Now, I ought to take this moment to differentiate between an entire game experience and only an element of it, such as a "dungeon". In my own examples above, the entire Ultima Underworld game consisted of one large "dungeon crawl", and so, strictly speaking, I should not be counting it as a "dungeon" experience in the context of this blog. However, I wanted to include it in passing, as it is still a good example of a "dungeon" experience, even if it was the entire game in this example. Looking at one of the other examples, Fallout 3, however, I was suitably impressed by the unique feel of quite a few of its "dungeon" experiences.

The Dungeon's Nuts & Bolts

With the above comments in mind, this week I have started to design the remaining dungeons around the raw material area designs graciously given to me by my area designers. The dungeon purpose has always been known to me from the moment I conceived the plot. The dungeon character, however, is the part that takes time to reveal itself as I work with what I have before me. For further clarification about what I am trying to say about the goals for my dungeons I have in mind, note the following category goal differences:-

Dungeon Purpose Goals: Add Transitions, Add Monster Encounters, Add Loot. (Needs.)
Dungeon Character Goals: Type of Locks, Monster Ecology, Treasure Histories. (Reasons.)

When a player enters one of my dungeons (or at least the main ones), I want them to feel that the place has a character, learn that there is a history, and have a sense of difference about the place compared to other places they have explored earlier. Of course, there is no escaping those aspects that are found common to all dungeons, but I hope to pull off at least one or two aspects of uniqueness to each dungeon that will make the player sit up and take note. I hope to achieve this by adding some unique puzzles, background information, and perhaps some unique aspect that ties both purpose and character together. Whether I succeed in this, I can only hope.

Dungeon Designs: My Personal Pros & Cons

Having blogged on about how I would like to design my dungeons, my "Pros" are probably obvious (and thereby the "Cons" too), but here is my list of pros and cons design objectives/avoidances in the broadest sense (in no particular order):-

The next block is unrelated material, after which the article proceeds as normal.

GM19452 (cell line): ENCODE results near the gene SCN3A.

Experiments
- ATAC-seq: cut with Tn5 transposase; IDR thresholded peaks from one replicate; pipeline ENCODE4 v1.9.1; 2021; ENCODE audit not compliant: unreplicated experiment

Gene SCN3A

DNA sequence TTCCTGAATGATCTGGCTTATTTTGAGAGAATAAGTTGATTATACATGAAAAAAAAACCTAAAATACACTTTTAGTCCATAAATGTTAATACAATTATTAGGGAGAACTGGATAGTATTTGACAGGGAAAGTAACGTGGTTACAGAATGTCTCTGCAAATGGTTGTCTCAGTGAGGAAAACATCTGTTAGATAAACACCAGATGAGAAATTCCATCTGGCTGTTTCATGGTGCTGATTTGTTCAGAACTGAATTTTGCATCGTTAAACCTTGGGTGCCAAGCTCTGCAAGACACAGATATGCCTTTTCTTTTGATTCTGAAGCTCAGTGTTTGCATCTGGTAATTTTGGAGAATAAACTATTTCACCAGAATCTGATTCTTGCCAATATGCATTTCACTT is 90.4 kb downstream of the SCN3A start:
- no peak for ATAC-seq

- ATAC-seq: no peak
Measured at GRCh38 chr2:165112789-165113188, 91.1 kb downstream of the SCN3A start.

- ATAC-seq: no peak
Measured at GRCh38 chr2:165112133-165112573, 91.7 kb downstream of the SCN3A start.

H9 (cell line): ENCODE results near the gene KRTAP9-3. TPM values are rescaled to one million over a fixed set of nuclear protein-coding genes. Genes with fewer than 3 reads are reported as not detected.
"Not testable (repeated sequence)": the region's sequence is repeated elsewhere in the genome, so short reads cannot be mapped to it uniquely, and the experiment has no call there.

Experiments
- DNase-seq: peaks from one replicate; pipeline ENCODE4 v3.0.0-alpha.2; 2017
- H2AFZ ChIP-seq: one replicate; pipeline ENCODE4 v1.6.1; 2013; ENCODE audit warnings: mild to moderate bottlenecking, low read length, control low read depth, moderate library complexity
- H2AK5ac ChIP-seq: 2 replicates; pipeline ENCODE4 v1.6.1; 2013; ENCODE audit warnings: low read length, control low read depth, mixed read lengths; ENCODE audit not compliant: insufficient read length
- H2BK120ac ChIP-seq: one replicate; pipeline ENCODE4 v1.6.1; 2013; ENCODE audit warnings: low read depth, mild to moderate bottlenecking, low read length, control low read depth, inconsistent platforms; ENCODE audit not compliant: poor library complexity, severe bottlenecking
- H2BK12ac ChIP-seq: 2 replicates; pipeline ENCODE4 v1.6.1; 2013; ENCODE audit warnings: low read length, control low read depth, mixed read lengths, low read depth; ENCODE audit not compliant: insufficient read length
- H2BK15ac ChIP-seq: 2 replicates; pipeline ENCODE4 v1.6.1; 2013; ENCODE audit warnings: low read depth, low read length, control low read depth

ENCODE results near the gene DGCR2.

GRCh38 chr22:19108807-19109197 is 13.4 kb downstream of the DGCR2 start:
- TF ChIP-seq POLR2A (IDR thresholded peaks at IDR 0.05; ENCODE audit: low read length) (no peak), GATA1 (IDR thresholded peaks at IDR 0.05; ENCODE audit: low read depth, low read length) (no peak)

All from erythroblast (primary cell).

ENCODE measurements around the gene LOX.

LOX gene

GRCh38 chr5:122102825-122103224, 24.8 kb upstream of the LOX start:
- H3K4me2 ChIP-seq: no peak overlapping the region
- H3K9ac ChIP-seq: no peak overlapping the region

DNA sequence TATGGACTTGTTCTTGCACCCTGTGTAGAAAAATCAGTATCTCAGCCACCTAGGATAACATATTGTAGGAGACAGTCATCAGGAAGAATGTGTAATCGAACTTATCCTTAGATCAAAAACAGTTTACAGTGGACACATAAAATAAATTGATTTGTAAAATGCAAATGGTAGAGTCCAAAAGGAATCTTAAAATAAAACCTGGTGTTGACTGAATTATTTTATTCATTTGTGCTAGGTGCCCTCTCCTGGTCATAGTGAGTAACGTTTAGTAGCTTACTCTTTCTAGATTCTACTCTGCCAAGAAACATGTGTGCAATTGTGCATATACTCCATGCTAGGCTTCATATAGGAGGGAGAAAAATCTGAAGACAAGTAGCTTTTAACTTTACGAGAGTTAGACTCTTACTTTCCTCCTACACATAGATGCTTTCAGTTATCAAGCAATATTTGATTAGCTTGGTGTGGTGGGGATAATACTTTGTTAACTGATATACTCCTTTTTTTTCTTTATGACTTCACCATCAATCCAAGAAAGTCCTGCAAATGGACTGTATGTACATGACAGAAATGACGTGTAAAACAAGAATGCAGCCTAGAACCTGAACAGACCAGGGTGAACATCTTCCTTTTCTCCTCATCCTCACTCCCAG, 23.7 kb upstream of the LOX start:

1) Medium to large in size to allow a sense of exploration. (Map required.)
2) Hidden areas, using secrets and concealed objects. (Properly hidden unless skill found.)
3) Logically placed denizens, both historically and ecologically. (With appropriate AI.)
4) Lighting attention - including some completely dark to allow PC own light sources. (Atmosphere.)
5) Sound attention - ambient and possible item sounds. (Atmosphere.)
6) A unique aspect to the dungeon purpose. (Logical flow.)
7) Purposeful and useful dungeon history and/or character. (Scrolls, books, info, treasures, etc.)
8) New logical object interactions above any normal interaction. (New scripts for added uniqueness.)


1) Illogical rooms and general poor design. (Poor logical flow.)
2) Useable objects at all times, even when not currently available. (Poor meta-gaming clues.)
3a) Too many denizens for area design. (A monster in every room syndrome.)
3b) Poor AI for creatures used. (No creature variation due to poor AI. Meet, hit, die, next!)
4) Minimal attention to lighting or sound. (Areas look and feel the same. No real atmosphere!)
5a) All dungeon "purpose" design and no "character" design. (Cookie cutter designs. Boring.)
5b) Even "purpose" design meets only basic needs. (Lacks story depth - "FedEx" style design.)
6) Lack of any "deep interaction". (One dimensional as opposed to three dimensional design.)

Like with most things I say, there are provisos and exceptions to these pros and cons as well. For example, I would rather a "dungeon" consist of only a few rooms (be small) if there is no logical reason for it to be any bigger. However, I would rather see more "medium to large" dungeons to explore and "get my teeth into", as a preference. Also, I would not want to be inundated with "boring and superfluous history" of a place if it had no real useful bearing on my current events. Historical information that gave me some sort of immediate benefit or would do in the near future, is exciting to find as well as giving the dungeon background and character.

And, of course, once you escape the dungeon and are back into the wide open fresh air, there is always the next one to quest for ...

Escaping The Dungeon ... And So Onto The Next!


Tchos said...

Since you asked on the forum for our dungeon experience preferences, I'll outline a couple.

Content-rich. No long stretches to run through with nothing to do and/or nothing special to see. The pictures you posted show dungeons that no one is actually using or living in. If there are supposed to be any creatures or people living in this place, or using it for some purpose, there needs to be the signs of that habitation and/or purpose.